the emptiness of prodigality., July 2, 2001
Reviewer: Cipriano "www.bookpuddle.blogspot.com" (Planet Claire)
Often funny. Often bizarre. Always deep. Peer Gynt first appears to me as this self-centered youth who cares only for himself and the satisfaction of his impulses and whims at any cost. He is the quick non-thinker, who leaves a life of relative conventionality to roam as a dissolute wanderer. He is indeed all of these things, but all the while his "self" is not "centered". At the end of his adventures as a libertine, the grey-bearded Peer Gynt is at a cross-roads, and he asks the character of the Button Moulder this question: "What, after all, is this being one's self?" The Button Moulder replies that being one's self means slaying one's Self, and furthermore "observing the Master's intentions in all things." Peer Gynt contemplates this... restraint and delayed gratification have never been manageable themes with him. In my opinion, this whole idea of the search for the "self" is what Peer Gynt is all about. At the very final crossroads he is redeemed by the undeserved forgiveness and love of Solvieg, the woman he has once abandoned... this scene being a beautiful picture of the grace and love of God that is available to the Peer Gynt in every reader.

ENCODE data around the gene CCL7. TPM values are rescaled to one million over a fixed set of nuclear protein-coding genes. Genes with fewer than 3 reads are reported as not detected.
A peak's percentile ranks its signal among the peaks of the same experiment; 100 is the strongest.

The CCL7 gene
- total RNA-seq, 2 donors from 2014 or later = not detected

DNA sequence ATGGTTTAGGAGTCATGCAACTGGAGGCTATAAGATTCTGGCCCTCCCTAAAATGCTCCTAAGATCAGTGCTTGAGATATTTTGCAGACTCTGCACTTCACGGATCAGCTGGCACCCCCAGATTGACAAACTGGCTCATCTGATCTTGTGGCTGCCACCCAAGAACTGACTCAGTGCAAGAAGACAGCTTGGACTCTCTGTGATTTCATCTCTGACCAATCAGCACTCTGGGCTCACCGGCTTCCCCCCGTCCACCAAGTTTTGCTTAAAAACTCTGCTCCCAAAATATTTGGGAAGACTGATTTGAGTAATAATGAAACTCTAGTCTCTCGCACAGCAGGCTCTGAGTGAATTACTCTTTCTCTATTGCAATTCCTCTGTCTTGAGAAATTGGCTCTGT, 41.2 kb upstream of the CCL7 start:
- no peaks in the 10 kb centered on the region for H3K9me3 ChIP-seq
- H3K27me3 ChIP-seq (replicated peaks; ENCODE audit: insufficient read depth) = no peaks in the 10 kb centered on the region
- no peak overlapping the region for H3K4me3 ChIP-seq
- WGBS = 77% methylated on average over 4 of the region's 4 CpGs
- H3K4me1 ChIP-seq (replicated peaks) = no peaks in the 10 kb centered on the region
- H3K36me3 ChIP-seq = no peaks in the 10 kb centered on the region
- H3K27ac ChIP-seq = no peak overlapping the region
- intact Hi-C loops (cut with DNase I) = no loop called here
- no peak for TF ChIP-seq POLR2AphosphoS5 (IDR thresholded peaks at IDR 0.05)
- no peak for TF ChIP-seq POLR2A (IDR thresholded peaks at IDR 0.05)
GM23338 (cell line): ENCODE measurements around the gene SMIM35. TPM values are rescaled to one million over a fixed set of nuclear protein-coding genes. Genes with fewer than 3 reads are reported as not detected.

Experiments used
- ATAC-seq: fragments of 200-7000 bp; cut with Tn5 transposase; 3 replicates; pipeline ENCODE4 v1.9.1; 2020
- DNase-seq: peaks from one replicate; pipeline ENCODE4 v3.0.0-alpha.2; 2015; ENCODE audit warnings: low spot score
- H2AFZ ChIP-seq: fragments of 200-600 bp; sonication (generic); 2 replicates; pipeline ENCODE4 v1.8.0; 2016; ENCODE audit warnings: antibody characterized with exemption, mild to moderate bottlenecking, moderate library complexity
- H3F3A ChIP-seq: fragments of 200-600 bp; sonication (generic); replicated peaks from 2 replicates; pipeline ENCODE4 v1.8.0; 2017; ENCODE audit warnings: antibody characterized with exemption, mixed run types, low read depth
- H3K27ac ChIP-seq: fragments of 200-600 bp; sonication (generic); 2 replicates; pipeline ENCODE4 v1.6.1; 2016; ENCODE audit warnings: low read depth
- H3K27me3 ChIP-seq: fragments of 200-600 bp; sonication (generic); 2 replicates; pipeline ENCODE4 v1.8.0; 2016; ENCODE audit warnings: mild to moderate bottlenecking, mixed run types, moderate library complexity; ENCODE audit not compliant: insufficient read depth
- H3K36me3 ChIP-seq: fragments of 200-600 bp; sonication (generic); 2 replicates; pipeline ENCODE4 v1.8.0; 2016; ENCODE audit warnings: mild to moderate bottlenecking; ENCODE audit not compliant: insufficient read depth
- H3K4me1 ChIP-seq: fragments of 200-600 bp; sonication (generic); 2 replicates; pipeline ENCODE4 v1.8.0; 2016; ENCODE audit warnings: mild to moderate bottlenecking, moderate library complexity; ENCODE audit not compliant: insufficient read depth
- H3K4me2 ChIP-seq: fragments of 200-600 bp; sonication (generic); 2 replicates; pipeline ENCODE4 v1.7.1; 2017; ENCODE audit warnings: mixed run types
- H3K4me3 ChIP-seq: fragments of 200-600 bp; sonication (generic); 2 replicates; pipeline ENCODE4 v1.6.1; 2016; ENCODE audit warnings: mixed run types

Ibsen originally wrote Peer Gynt as a poem, and therefore we lose the Norwegian rhyme and metre in any English translation. To compensate if at all possible, I suggest reading the play while listening to the incidental music of Edvard Grieg, specifically composed to accompany the live performance of Peer Gynt. (Note: My review is based on the translation by Peter Watts).